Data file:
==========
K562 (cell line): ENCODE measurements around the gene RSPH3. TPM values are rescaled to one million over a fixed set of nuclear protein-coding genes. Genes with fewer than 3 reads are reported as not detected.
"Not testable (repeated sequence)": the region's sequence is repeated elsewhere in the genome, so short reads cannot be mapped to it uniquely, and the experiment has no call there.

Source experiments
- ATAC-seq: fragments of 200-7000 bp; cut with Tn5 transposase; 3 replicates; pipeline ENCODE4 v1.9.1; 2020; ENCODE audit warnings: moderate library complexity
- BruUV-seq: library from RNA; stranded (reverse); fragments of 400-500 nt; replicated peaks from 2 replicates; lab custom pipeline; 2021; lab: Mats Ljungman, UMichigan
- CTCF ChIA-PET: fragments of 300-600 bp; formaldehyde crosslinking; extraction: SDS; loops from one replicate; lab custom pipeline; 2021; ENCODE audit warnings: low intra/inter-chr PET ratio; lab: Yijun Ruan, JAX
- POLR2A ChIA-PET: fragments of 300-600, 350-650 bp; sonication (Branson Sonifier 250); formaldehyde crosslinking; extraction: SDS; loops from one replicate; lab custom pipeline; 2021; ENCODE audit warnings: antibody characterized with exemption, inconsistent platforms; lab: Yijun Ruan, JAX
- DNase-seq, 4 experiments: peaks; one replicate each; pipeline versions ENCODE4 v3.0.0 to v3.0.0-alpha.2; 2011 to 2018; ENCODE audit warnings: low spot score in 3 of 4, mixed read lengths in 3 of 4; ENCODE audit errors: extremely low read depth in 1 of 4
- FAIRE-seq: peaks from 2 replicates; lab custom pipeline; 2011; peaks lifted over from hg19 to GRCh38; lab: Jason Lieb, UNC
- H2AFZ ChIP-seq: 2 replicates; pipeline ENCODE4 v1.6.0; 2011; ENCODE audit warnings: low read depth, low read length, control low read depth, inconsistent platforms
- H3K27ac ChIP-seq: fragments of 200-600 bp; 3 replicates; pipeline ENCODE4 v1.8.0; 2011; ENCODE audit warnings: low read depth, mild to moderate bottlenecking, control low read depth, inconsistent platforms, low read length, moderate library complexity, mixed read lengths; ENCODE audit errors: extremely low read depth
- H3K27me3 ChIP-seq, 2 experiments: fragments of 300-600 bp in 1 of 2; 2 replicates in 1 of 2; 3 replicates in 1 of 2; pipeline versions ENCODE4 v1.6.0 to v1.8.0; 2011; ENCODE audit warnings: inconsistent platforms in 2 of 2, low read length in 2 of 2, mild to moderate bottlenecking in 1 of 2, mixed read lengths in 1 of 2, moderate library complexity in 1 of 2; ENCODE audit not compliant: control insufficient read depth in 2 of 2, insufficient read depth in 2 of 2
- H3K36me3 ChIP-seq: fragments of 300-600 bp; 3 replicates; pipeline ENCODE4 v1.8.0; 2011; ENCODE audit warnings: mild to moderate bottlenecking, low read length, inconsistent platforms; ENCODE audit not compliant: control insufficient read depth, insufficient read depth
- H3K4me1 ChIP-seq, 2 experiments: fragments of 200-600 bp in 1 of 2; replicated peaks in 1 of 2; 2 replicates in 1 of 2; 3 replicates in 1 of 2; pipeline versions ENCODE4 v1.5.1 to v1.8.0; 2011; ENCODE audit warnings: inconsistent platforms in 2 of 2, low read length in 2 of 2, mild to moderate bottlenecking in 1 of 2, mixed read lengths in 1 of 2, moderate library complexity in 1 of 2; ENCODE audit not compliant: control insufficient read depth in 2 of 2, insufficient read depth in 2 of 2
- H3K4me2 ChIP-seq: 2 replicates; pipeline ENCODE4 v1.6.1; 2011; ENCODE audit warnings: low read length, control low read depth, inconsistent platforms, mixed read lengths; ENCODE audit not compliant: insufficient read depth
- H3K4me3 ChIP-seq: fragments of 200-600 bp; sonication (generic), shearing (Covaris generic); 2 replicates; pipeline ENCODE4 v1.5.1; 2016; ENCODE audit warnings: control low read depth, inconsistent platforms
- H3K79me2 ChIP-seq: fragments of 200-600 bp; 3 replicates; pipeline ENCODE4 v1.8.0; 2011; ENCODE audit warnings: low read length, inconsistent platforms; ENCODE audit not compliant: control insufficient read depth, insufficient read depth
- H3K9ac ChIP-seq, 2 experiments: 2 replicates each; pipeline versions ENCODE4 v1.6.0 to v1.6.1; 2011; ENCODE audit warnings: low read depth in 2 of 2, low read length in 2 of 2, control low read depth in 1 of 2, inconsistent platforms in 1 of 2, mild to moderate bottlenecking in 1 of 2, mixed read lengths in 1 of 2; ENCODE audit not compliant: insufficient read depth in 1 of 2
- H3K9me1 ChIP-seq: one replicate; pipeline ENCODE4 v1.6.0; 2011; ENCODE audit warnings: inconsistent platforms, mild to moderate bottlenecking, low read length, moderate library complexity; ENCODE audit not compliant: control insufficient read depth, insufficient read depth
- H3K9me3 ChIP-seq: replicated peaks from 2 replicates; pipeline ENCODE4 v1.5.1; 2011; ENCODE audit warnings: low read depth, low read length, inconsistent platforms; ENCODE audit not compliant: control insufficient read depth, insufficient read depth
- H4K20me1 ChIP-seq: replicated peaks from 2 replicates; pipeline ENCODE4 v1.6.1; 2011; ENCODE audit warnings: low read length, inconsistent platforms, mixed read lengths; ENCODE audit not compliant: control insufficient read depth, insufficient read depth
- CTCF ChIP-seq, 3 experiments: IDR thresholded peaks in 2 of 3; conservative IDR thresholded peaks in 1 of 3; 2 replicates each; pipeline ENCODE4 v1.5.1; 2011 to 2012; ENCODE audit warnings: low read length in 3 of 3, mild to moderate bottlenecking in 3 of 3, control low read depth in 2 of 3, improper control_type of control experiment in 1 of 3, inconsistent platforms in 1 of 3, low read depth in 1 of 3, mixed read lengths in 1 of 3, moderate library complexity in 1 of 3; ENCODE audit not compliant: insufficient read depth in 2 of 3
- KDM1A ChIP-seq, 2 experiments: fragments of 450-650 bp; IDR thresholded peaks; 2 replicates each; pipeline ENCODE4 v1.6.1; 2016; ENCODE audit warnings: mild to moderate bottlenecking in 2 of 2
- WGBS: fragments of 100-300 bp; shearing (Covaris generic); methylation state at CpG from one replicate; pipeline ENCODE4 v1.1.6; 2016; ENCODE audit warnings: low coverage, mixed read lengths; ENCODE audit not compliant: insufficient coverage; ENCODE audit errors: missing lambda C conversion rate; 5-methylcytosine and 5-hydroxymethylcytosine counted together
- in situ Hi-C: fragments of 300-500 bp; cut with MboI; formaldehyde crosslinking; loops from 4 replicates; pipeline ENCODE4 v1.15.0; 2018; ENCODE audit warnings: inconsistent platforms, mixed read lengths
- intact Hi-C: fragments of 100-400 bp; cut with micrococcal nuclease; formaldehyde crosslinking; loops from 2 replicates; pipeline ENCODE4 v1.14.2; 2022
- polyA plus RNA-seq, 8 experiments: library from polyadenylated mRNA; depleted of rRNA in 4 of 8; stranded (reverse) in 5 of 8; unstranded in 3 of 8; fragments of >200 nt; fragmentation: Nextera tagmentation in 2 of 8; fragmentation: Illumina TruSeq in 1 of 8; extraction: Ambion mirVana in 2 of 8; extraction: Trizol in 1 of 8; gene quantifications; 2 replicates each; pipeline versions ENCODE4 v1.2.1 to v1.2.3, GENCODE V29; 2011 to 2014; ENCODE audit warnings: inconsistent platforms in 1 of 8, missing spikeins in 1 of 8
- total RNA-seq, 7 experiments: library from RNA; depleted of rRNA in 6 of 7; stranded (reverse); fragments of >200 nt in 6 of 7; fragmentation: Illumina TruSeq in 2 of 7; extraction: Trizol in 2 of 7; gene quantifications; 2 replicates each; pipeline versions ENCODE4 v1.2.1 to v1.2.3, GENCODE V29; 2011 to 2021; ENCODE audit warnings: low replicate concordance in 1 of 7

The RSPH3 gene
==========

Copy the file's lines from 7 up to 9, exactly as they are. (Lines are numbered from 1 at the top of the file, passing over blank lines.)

- POLR2A ChIA-PET: fragments of 300-600, 350-650 bp; sonication (Branson Sonifier 250); formaldehyde crosslinking; extraction: SDS; loops from one replicate; lab custom pipeline; 2021; ENCODE audit warnings: antibody characterized with exemption, inconsistent platforms; lab: Yijun Ruan, JAX
- DNase-seq, 4 experiments: peaks; one replicate each; pipeline versions ENCODE4 v3.0.0 to v3.0.0-alpha.2; 2011 to 2018; ENCODE audit warnings: low spot score in 3 of 4, mixed read lengths in 3 of 4; ENCODE audit errors: extremely low read depth in 1 of 4
- FAIRE-seq: peaks from 2 replicates; lab custom pipeline; 2011; peaks lifted over from hg19 to GRCh38; lab: Jason Lieb, UNC